Ellen DeLoach

Encaustic Enlightenment

I was born when TV’s were black and white, music was on vinyl and art in my house only existed in my step-father’s dreams.  We moved with his job every year, and my Mother’s creativity was demanded to quickly make each house a home. Actually I had three parents: a musician, a singer aka creative Mother, and then the strict German engineer step-father, who appreciated art. The contrast of the three has fueled a conflicting stream of discipline and desires.

The many moves with the family ended in Atlanta, and the ultimate career with The Coca-Cola Company.  The last half of my long tenure was in advertising, working with creatives and production – the perfect stepping stone to my career as an artist. Art was always this unknown and forbidden realm that lured.  I played with art as a child – making the discarded into what I thought was beautiful.  My step-father was always telling me to “sign that!”  Funny, I had no idea what he meant.

The Bill Lowe Gallery has always been where I go to see, and buy, great contemporary art. But attending Michael David’s opening at The Gallery in 2007 was a huge turning point. Seeing his encaustic creations made an incredible impact on me.  His pieces were exhilarating – and I was instantly fascinated with the visceral qualities of wax.

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The Sea – Barbara Brenner, Encaustic on Birch 42×42″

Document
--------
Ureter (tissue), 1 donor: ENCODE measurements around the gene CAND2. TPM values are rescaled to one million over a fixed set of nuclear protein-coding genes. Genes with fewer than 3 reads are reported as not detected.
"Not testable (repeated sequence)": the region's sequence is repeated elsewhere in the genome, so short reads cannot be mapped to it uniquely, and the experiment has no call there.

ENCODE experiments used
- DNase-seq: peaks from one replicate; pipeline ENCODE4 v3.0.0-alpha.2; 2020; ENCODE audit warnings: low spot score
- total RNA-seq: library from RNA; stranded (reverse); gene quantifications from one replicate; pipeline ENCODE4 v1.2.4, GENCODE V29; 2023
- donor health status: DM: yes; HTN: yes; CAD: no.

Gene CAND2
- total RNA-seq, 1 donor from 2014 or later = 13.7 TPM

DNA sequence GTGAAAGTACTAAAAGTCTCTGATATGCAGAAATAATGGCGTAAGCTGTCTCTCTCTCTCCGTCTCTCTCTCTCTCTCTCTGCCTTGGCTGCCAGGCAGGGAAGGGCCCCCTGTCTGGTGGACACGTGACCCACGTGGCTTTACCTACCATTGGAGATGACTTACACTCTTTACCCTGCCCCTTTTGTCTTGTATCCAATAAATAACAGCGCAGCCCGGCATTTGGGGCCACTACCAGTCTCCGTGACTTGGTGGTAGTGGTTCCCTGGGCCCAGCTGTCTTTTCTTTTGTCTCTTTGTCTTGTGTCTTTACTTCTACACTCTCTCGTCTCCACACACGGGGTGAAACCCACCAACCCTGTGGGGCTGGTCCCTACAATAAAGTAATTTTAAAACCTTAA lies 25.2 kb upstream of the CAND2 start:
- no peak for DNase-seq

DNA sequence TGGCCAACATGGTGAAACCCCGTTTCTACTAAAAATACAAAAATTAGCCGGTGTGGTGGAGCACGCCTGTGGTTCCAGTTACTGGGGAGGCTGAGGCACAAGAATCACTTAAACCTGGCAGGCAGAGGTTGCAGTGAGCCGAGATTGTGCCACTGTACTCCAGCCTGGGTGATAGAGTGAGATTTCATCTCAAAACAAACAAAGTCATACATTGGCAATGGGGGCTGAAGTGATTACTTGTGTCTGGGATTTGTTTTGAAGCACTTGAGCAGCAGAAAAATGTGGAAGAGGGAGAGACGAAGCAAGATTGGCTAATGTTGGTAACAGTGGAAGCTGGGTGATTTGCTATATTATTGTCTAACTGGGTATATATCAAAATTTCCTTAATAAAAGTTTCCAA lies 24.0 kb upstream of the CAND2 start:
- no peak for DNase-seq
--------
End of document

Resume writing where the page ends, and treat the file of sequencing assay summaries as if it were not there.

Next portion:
#LoweLook

Fast forward to 2010; researching encaustics for years, I had learned some of the mystery of this medium, but then I discovered Michael was planning an encaustics workshop in Atlanta.  I was amazed and excited – nothing could stop me from taking that workshop! Life after that was never the same. Michael encouraged me to take chances; scaling up, loosen up, but stay safe.  Encaustic is a dangerous medium, and physically challenging to work with on a large scale.  You must have respect for this almost 200 degree medium, for much of the creation is a fusion of the wax and I.  My goal is to create imagery that invokes a peaceful pause for the viewer.  I want to feel like I’ve been pulled into a place to float, be soothed, and refreshed.  It is ironic that it takes a fiery blow-torch, sharp scrapping instruments, loud exhaust fans, and heavy panels to achieve this peacefulness.

Many of my pieces contain a circle or oval.  This imagery is comforting, and says there is ease in our movement through time.  Knowing we really can’t control either, they just happen.  My career as an artist has happened in a way that can be illustrated with the oval: a continual, yet slow movement towards being an artist.

An early fascination with creating objects, a career that eventually focused in the creative process of advertising, building admiration of contemporary art, becoming a collector, and then having the time to study and create encaustic art, eventually with the artist I long admired, to selling my art with The Bill Lowe Gallery, one that I have always savored.

So, it’s easy to understand why being in my studio, listening to music, and immersing myself in the exploration of my own creativity is so satisfying. All my parents would understand. And I get great pleasure in signing my work.